Friday, May 26, 2006

Franciscans, Franciscans, Franciscans!

(I wrote this in Tetouan, but I didn't have internet access there and just remembered that I hadn't posted it now.)

I got back from Spain on Sunday and I’m currently in Tetouan, where I really should have been spending more time all along because Tetouan is one of the case study cities for my dissertation. The library here (the public one, anyway) is none too user friendly: other Moroccan libraries have, if nothing else, printed catalogs of their collections that, believe it or not other libraries actually have. So, while in Rabat, I am actually able to look up some of the books and manuscripts that I might need that are in Fez. Granted, the Qarawiyyin library’s catalogs do break down after volume four. But I digress.

Tetouan has no such thing; what Tetouan has is a single spiral-bound typed copy of their different sets of holdings (there is a different volume of the Spanish rare books collections—which is actually printed, but not actually really available anywhere but the library itself—and another volume of the manuscripts collections.) The catalogs are located in the actual room where those particular pieces are (granted, there are all of three rooms in the library.)

The manuscripts and rare books room has strange hours (they close from one to four) and so, during those long hours in the middle of the day, it is impossible to look through the catalogs. Not that looking at the catalog is that useful anyway, being as the catalog information is limited to the title, the category of work (fiqh, tarikh, etc.) and the catalog number. The Qarawiyyin catalog, while I’m certain it’s incomplete, and while it isn’t the most user-friendly thing in the world, has a description of each of the items listed (number of pages, dimensions, date.) The Tetouan library catalog lacks all three of those descriptors; the one that I’m particularly interested in is the date, since what I’d like to read are things produced during that specific time period.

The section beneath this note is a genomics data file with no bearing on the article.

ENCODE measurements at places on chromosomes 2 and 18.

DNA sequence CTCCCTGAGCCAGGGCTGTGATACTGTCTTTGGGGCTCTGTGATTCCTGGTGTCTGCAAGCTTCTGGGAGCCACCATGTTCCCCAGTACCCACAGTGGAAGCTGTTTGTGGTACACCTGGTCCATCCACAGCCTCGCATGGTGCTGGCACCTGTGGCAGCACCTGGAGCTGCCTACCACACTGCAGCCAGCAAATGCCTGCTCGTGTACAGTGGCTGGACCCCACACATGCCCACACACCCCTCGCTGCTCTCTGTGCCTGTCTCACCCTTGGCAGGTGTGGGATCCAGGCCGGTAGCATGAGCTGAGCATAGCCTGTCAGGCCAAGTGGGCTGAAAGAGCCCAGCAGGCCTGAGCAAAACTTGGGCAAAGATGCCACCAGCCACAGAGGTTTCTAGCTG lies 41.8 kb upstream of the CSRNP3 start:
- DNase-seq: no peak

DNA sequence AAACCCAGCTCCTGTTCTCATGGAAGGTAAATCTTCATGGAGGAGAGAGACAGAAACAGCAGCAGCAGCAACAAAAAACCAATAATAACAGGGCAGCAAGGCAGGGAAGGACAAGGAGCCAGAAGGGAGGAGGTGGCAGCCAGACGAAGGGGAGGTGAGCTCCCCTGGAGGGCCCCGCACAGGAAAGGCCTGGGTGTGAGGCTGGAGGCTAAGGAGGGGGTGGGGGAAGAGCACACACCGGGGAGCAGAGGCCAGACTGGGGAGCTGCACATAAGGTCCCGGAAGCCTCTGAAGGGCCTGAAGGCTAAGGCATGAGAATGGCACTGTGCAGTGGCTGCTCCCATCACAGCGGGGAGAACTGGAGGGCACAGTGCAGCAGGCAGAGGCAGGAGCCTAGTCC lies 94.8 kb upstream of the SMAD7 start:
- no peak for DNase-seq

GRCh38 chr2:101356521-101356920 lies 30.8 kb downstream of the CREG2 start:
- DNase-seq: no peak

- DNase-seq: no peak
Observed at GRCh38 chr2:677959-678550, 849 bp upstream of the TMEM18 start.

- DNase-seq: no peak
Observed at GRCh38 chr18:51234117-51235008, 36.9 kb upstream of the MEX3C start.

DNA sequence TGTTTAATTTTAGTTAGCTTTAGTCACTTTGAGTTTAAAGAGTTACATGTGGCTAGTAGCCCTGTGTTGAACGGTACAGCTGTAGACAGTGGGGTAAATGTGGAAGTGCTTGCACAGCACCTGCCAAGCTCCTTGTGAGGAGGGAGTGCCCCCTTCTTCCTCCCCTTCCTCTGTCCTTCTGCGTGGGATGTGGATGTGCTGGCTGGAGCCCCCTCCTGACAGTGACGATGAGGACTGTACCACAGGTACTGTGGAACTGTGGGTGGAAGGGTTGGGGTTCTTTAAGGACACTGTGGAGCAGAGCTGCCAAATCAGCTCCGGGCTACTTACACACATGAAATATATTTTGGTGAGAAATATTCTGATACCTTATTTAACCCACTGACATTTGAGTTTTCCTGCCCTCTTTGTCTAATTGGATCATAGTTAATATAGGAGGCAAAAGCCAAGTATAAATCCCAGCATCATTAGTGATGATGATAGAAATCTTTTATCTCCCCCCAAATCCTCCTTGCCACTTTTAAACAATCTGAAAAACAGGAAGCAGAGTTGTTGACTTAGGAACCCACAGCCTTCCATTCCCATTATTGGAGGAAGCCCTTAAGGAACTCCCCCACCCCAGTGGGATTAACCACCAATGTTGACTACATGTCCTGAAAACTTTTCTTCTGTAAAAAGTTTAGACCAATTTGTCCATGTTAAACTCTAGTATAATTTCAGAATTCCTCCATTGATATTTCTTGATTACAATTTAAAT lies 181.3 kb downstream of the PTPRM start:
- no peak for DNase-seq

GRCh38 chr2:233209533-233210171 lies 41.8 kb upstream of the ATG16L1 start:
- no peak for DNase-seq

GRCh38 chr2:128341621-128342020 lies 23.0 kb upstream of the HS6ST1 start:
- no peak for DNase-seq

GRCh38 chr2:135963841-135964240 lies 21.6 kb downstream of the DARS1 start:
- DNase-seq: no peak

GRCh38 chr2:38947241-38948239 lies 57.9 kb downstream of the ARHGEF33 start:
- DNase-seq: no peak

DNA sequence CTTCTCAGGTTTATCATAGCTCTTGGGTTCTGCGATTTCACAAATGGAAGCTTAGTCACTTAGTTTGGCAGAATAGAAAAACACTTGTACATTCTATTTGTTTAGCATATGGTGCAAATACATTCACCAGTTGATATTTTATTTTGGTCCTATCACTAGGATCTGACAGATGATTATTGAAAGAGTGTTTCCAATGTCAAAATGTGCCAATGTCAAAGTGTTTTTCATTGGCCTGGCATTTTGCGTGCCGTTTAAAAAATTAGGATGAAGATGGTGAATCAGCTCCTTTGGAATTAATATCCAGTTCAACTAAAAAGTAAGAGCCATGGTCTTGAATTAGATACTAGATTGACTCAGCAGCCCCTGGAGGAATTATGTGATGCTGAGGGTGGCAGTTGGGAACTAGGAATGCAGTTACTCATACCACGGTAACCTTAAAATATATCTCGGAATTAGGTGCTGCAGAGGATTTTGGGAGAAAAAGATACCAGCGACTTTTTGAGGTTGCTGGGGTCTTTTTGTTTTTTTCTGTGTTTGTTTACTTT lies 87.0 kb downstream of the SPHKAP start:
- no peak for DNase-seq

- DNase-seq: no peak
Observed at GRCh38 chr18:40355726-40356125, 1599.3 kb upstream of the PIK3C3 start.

Anyhow, I did actually read a couple of things yesterday, and one of them was an account, written by an expelled morisco, of how his brother organized a group of twenty-four expelled moriscos to go back to Spain to recover some of the worldly possessions that they had buried when they were being expelled. Once they reached the shores of Spain, they discarded their clothes and changed into the robes of Franciscans (for one of the people involved in this enterprise, before they were expelled his brother had been a manufacturer of such garments.) They all then proceeded to the place on the road between Madrid and Alcalá de Henares, where the organizers of the expedition had buried their jewels and cash.

They get caught, and the organizer, who was the letter writer’s brother, was torn to bits, or somehow otherwise killed, to serve as an example to everyone (it was something graphic involving disemboweling.)


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